Doctors perform tracheotomy on pope
John Paul II recovering in hospital, officials say
ROME, Italy (CNN) -- Hours after Pope John Paul II was hospitalized with a recurrence of the flu, doctors performed a successful tracheotomy to ease the ailing pontiff's breathing, a Vatican spokesman has said.
The operation, an incision into the windpipe, took about 30 minutes and ended, without complications, at 8:50 p.m. local time (1950 GMT), a Vatican official said late Thursday.
The 84-year-old pope reportedly gave his consent for the procedure and Catholics around the world have been holding a vigil for the pontiff, lighting candles and praying.
"He's fine, and he's tranquil," said Gianna Letta, under-secretary for Italian Prime Minister Silvio Berlusconi.
"The doctors are satisfied with the way he has undergone the surgery."
The atmosphere at Gemelli Hospital in Rome was "very calm" but Letta said the doctors would spend the night in the hospital to be near their patient. (Vatican statement)
The pope was taken to the hospital on Thursday, less than two weeks after he had been released from the facility after a nine-day stay from complications of the flu.
The pontiff began feeling ill Wednesday, had a fever and was taken to the hospital for "specialized treatment" and "further assessment," Vatican spokesman Joaquin Navarro-Valls said.
A Polish priest close to the pope, interviewed on Polish TVN television during an evening newscast, sought to reassure viewers.
"This is not a terminal illness," the Rev. Conrad Hejno, a Dominican friar, said from Rome.
He added that people should "get used to" the fact the pope may be taken periodically to the hospital.
A tracheotomy is a routine operation that typically requires general anesthesia, but can be a risky procedure for elderly patients in fragile health, as the pope is.
"It's not the operation itself that is the concern, it's the anesthesia," said CNN senior medical correspondent Dr. Sanjay Gupta. "That's a bigger risk than the operation."
A tracheotomy is typically not the first line of therapy in this type of situation, Gupta said. Placement of an endotracheal tube -- a tube down the throat -- is usually tried first, he said.
"It could be that the area of the trachea between where the incision would be and the mouth is too inflamed."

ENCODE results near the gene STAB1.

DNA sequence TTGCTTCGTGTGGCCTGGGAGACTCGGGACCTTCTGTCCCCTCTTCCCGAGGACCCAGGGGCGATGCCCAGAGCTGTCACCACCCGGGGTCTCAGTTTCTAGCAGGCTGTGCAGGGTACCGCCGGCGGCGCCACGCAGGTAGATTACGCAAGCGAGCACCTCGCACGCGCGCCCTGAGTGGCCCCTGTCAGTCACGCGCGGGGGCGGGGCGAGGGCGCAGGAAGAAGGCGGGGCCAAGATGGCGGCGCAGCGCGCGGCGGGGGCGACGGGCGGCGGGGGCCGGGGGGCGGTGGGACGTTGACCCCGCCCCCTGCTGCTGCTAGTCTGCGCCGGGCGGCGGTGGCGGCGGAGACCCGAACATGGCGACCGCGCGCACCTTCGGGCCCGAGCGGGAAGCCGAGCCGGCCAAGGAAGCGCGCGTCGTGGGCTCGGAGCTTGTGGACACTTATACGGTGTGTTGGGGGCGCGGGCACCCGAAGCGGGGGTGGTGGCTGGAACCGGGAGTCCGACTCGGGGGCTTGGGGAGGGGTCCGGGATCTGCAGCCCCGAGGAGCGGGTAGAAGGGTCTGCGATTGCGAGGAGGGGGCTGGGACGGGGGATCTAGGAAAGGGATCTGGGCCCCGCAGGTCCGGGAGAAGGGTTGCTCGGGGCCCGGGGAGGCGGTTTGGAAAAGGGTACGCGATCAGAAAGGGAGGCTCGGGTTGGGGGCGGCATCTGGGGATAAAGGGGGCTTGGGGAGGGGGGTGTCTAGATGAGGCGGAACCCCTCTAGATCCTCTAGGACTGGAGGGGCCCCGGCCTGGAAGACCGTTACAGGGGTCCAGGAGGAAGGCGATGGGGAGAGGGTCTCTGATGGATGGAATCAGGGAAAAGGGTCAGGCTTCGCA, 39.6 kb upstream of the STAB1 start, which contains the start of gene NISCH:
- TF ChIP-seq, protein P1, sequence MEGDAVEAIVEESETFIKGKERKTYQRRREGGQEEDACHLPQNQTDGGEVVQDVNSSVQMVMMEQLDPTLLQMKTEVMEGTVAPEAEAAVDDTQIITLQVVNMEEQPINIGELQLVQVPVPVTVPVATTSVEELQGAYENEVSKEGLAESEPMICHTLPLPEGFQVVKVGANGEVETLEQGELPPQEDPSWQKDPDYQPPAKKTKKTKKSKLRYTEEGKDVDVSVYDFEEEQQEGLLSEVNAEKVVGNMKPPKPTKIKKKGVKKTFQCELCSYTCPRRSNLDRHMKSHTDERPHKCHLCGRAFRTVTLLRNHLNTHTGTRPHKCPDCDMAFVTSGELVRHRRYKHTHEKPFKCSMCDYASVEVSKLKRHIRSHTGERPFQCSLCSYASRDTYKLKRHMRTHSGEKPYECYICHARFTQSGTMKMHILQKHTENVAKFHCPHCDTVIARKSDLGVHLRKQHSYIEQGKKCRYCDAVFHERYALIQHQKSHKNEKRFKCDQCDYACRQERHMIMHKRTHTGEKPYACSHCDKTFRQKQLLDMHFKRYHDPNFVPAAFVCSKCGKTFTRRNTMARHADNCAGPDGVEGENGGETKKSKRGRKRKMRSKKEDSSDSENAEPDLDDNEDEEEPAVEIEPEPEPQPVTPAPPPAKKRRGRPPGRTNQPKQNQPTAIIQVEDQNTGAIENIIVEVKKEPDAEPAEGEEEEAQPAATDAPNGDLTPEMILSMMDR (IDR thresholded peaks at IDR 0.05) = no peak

After the tracheotomy, he is likely to be put on a ventilator and probably won't be able to speak for some time, Gupta said.
U.S. President George W. Bush, flying home from a European trip, said, "The Holy Father is in our thoughts and prayers, and we wish him a speedy recovery and return to the service of his church and all humanity."
Witnesses who saw the pope enter the hospital said he was conscious and appeared relaxed as he was rolled in on a stretcher.
The impact of the pope's long-standing fight with Parkinson's disease could also affect the operation, Gupta said.
"The same muscles affected by rigidity could affect the muscles of the upper airway," causing difficulty breathing, he said.
The pope was taken to hospital on February 1 after suffering breathing difficulties, later diagnosed as the flu complicated by an acute respiratory infection.
On Sunday, the pope read his weekly address to the faithful from the window of his Vatican apartment. A week earlier, he appeared weaker and spoke only briefly before an aide completed delivery of his address.
On Wednesday, he appeared on closed-circuit television. His voice sounded gravelly, but he appeared animated. (Full story)
On the same day he released a book where he said homosexual marriages are part of a "new ideology of evil." (Full story)
In addition to suffering from Parkinson's, the pope has a number of chronic diseases, including crippling hip and knee ailments. He has undergone nine operations -- including a hip replacement -- and survived an assassination attempt.
His latest illness reopened debate about whether popes should retire instead of reigning for life. The last pope to abdicate was Gregory XII, who stepped down in 1415. John Paul has repeatedly said he intends to carry out his mission until the end. (Full story)
CNN's Walter Rodgers contributed to this report.